We returned to Ellesmere last Sunday, shopping to be done and tanks to fill and empty as appropriate. We’d had a couple of days watching the boats going past near Prees Junction, then much of the same at Hampton Bank before heading back to the metropolis.
While we were on the moorings near the junction a large log came along, carried slowly downstream on the current. Enough wood there for a week or two once it had dried out. But despite my best efforts I couldn’t lift it out of the canal so finally gave up and left it roped the the bank.
At 4 feet long and 18 inches in diameter I worked out that it weighs in at around half a ton. No wonder I couldn’t retrieve it. I did think of a cunning plan later using the hydraulic Morris Lift Bridge a couple of hundred yards away, but it’s a bit busy on the water to tie up the bridge for a half-hour or so.
Moored at Hampton Bank
Anyway, as I mentioned, we toddled back to Ellesmere on Sunday, arriving soon after lunchtime and mooring opposite the service wharf.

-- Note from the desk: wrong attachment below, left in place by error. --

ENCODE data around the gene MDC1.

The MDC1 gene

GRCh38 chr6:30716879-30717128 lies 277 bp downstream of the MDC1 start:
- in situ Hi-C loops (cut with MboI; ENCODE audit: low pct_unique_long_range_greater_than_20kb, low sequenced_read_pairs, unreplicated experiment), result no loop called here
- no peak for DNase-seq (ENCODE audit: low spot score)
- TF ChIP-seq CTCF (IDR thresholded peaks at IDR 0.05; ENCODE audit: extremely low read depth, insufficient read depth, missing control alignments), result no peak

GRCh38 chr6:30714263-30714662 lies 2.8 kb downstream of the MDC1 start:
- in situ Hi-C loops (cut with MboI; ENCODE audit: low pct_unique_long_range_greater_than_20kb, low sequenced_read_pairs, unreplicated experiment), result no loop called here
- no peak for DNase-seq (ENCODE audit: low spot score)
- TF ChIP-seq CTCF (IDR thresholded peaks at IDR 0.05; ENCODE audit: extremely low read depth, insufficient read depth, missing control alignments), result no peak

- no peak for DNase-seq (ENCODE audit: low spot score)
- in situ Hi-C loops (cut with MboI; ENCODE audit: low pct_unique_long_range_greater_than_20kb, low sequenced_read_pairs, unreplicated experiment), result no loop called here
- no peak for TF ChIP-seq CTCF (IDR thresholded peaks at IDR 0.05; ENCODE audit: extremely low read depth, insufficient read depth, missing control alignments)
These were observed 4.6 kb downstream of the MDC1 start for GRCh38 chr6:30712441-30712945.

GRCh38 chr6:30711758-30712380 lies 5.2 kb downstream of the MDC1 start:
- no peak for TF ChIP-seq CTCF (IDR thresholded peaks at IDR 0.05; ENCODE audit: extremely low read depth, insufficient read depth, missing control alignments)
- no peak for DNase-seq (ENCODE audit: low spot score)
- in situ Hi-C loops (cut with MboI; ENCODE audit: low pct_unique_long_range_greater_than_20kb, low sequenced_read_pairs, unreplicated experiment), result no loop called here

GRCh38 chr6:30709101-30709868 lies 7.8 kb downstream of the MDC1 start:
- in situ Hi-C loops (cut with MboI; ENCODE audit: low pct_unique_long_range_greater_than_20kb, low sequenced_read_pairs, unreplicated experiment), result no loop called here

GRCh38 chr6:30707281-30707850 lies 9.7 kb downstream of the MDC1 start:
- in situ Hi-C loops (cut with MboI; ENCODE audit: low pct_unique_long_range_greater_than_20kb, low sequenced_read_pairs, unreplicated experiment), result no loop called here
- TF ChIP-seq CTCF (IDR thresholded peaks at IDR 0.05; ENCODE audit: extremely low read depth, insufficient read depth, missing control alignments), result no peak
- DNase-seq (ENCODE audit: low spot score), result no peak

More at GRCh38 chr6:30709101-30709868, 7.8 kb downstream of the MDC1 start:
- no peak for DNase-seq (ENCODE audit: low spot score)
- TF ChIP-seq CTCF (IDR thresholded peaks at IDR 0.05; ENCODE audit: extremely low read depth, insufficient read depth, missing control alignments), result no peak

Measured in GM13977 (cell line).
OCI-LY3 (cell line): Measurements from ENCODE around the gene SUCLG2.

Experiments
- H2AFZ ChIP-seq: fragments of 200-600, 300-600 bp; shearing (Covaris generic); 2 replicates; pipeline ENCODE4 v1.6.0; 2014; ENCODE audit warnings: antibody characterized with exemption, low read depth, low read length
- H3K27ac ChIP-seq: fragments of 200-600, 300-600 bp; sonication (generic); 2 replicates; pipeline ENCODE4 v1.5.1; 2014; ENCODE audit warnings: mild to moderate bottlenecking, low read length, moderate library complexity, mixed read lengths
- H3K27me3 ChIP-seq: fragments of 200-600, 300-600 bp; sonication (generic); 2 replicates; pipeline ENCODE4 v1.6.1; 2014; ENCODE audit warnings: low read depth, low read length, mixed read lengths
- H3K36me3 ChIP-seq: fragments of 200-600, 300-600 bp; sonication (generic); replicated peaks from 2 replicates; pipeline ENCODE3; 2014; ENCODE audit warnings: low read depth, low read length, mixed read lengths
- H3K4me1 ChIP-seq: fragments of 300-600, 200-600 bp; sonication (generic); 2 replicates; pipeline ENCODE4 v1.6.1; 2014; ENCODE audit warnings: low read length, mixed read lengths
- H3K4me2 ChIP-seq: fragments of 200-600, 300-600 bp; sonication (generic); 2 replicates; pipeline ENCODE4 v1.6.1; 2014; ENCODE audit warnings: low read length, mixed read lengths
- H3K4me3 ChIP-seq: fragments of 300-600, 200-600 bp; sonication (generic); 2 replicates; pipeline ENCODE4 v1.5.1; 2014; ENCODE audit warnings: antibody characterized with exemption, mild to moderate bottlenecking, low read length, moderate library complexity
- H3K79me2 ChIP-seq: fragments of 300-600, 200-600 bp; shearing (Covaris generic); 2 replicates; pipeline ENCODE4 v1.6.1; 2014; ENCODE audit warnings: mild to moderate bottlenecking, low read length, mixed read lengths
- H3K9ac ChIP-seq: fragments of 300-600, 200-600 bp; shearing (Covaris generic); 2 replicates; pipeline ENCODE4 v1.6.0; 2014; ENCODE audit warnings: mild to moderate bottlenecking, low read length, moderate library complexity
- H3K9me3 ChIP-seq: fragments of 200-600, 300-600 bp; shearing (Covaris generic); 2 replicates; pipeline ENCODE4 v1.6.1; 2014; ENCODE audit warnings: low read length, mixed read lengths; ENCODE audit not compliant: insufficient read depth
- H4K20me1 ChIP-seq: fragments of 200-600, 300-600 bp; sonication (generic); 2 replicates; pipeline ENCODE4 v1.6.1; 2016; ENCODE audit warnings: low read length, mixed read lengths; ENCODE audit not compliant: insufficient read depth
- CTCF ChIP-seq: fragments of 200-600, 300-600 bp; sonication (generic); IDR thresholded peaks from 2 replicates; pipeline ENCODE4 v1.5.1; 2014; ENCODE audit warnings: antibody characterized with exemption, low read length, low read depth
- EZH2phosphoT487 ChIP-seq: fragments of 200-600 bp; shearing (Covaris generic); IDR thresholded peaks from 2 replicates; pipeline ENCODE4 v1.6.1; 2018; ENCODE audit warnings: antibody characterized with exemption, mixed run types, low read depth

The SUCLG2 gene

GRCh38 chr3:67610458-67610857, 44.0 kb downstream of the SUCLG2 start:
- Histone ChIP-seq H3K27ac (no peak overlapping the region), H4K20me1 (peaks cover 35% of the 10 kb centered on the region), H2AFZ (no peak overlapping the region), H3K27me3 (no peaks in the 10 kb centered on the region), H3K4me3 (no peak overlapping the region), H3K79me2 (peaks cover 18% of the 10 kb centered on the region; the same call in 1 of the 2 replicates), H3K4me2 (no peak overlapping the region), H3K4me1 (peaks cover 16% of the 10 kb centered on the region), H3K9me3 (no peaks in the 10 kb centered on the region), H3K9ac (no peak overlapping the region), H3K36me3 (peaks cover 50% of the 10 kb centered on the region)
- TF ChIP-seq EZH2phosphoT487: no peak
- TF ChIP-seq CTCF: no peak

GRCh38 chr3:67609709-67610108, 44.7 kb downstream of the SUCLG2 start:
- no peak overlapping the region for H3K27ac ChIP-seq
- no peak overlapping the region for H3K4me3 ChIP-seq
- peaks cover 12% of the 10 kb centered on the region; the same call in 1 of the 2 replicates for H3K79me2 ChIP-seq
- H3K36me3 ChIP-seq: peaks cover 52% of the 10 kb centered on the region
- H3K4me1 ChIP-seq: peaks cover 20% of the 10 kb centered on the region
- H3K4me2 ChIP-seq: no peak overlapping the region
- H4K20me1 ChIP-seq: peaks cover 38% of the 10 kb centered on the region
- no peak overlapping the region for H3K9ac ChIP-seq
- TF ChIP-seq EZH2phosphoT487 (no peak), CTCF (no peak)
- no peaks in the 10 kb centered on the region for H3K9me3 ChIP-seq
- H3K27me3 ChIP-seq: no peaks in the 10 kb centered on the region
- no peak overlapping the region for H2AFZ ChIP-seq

Into the woods at Colemere
Our first ducklings this year, but we’ve spotted another couple of broods today.
Yesterday, having topped up the cupboards and being disappointed by the none-appearance of Mag’s prescription at the chemist (a cock-up at the surgery end, it transpires), we set off up towards the border.
We were planning to head all the way to Llangollen, but we’ll now have to return to town next week for Mag’s meds. Then we’ll try again.
We stopped near Frankton Junction last night, then continued on to moor above New Marton Locks today.
Another beautiful day…
If you going to meet a boat, inevitably it’s going to be at a bridge…
Helped up New Marton Bottom Lock
Moored above New Marton Locks after filling with water and loading half a dozen bags of solid fuel from the local coal merchant.
I know, it’s very warm at the moment, but we are talking English weather, aren’t we. Unpredictable doesn’t really do it justice. Any left come summer will be sheeted up and ready for the autumn.
New Marton Top Lock looking splendid in the sunshine
Coal boat Mounbatten and its’ sister Jellicoe, are in dry dock near Derby at the moment, and the uncertainty about the breach near Hurleston which may prevent them getting back to base has left us sourcing fuel elsewhere. At least we’re hardly using any diesel. At the moment the solar array provides us with more than enough power on a day to day basis.
We’ll probably turn around again near The Poachers at Gledrid, aiming to be back at Ellesmere (again!) next week.
Locks 2, miles 11